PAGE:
Square-Enix had to admit something that has been apparent to the players of Marvel’s Avengers since its release: that the game is “disappointing.”
In the 2021 annual report, Yosuke Matsuda, the company president and representative director of the game, called it “an ambitious title for us in that we took on the GaaS (Games as a Service) model.” Stopping short of calling “GaaS” games the cancer players know them to be, Matsuda went on to claim that “it has unfortunately not proven as successful as we would have liked.” It’s one of the greatest swing-and-a-miss games of recent memory.
Making excuses for the boring and content-barren final product, he said that difficulties like the transition to a work-from-home environment thanks to the coof disrupted their live-service superhero game’s development. Matsuda acknowledged the failure of the monetization model, saying:
“Nonetheless, taking on the GaaS model highlighted issues that we are likely to face in future game development efforts, such as the need to select game designs that mesh with the unique attributes and tastes of our studios and development teams. While the new challenge that we tackled with this title produced a disappointing outcome, we are certain that the GaaS approach will grow in importance as gaming becomes more service oriented. How we go about creating new experiences by incorporating this trend into our game design is a key question that we will need to answer going forward.”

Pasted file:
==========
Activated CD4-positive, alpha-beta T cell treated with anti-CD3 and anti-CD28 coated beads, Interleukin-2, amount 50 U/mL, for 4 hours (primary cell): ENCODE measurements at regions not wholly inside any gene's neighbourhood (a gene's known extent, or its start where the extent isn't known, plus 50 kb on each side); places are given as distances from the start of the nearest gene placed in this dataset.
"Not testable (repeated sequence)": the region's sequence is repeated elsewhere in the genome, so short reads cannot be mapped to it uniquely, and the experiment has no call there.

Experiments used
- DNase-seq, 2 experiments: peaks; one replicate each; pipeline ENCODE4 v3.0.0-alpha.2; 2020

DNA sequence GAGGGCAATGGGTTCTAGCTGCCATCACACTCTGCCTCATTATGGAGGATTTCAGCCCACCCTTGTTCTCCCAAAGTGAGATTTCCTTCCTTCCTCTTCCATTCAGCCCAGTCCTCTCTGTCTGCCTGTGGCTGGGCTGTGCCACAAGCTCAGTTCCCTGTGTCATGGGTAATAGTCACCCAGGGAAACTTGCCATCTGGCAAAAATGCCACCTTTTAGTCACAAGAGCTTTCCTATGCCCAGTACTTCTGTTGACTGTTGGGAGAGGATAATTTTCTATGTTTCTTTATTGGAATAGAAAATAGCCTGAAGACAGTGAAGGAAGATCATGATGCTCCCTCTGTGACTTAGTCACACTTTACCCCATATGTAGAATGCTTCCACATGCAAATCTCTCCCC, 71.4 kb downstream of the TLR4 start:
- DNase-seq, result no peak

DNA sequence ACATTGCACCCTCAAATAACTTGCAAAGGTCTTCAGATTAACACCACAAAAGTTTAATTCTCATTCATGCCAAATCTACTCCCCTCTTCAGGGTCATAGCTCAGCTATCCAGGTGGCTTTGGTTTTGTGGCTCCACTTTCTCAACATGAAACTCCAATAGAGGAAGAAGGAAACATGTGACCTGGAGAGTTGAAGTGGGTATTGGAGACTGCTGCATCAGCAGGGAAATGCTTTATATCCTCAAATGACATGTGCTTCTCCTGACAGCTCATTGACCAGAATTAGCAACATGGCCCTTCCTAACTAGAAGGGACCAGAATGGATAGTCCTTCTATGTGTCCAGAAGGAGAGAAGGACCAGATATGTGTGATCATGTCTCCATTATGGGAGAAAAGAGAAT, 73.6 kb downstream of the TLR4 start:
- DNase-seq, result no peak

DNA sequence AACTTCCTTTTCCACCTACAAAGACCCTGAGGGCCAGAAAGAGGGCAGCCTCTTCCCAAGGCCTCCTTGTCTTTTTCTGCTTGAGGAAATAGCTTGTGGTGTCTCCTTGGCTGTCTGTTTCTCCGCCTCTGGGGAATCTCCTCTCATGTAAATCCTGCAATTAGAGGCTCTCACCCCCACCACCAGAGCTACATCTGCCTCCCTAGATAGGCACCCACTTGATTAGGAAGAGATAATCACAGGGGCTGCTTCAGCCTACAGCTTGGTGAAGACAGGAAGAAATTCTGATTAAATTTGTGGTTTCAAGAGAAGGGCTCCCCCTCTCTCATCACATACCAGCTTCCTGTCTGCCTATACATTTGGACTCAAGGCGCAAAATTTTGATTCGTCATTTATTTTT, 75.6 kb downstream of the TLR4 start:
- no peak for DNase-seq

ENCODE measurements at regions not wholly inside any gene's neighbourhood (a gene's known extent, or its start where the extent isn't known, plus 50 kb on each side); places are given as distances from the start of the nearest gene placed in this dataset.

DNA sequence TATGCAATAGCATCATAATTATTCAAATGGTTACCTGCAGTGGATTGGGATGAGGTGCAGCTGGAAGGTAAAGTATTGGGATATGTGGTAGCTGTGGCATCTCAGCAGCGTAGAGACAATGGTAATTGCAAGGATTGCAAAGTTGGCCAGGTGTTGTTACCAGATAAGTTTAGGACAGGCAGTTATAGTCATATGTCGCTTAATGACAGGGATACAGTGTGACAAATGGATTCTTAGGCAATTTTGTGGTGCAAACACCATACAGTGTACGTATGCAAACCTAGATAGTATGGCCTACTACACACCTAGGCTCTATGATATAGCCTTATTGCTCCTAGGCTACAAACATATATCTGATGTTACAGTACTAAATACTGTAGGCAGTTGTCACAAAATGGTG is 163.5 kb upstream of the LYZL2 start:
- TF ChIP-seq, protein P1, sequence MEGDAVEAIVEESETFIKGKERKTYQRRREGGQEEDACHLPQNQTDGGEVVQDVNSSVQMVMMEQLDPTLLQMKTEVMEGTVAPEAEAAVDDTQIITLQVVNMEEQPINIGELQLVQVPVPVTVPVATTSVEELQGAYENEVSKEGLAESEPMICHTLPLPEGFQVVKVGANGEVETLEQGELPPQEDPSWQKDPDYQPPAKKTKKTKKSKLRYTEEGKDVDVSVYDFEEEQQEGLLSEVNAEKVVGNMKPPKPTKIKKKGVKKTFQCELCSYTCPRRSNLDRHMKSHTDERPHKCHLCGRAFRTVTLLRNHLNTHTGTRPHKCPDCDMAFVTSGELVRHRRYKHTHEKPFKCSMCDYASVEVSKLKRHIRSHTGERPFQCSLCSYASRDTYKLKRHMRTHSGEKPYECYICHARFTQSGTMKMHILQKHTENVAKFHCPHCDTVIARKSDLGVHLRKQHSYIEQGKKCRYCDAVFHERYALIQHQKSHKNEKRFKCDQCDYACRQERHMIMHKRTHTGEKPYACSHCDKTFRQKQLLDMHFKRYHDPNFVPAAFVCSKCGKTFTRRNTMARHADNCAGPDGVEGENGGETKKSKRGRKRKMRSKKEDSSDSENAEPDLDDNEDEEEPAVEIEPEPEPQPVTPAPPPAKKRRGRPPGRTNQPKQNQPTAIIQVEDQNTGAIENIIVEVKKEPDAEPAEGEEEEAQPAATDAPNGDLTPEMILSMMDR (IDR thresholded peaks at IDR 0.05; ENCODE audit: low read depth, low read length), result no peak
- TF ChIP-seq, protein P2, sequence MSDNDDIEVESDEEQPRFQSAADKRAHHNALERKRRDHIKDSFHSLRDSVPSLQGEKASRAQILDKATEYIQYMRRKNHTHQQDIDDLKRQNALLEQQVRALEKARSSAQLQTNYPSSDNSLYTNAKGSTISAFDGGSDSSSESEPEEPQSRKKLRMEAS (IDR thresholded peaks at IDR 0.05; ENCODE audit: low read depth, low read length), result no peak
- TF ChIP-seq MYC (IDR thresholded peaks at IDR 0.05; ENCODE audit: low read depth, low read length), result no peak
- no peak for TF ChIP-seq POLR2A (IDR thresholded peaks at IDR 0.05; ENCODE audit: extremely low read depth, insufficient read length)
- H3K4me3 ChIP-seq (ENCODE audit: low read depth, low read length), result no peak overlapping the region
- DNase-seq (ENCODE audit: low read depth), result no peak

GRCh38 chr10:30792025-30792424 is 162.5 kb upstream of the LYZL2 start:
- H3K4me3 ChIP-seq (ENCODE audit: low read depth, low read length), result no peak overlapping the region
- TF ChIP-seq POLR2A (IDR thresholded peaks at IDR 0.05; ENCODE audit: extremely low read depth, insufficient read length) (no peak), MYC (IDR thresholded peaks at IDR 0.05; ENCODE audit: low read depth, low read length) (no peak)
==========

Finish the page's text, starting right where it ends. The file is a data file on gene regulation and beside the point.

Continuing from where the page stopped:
So, expect similar failures from future Squeenix games – sorry, “services” – in the future, as well as copious amounts of wallet pilfering. Saying Marvel’s Avengers was “a disappointing outcome” detracts from the abysmal failure of the property. Square Enix reported a loss of $48 million following its release.
Guardians of the Galaxy just released to universal acclaim, so all the microtransactions in the world and lackluster DLC content (like the upcoming Hawkeye and recent Black Panther additions) can’t make up for a fundamentally boring story and relentlessly extractive business model. Better luck next time.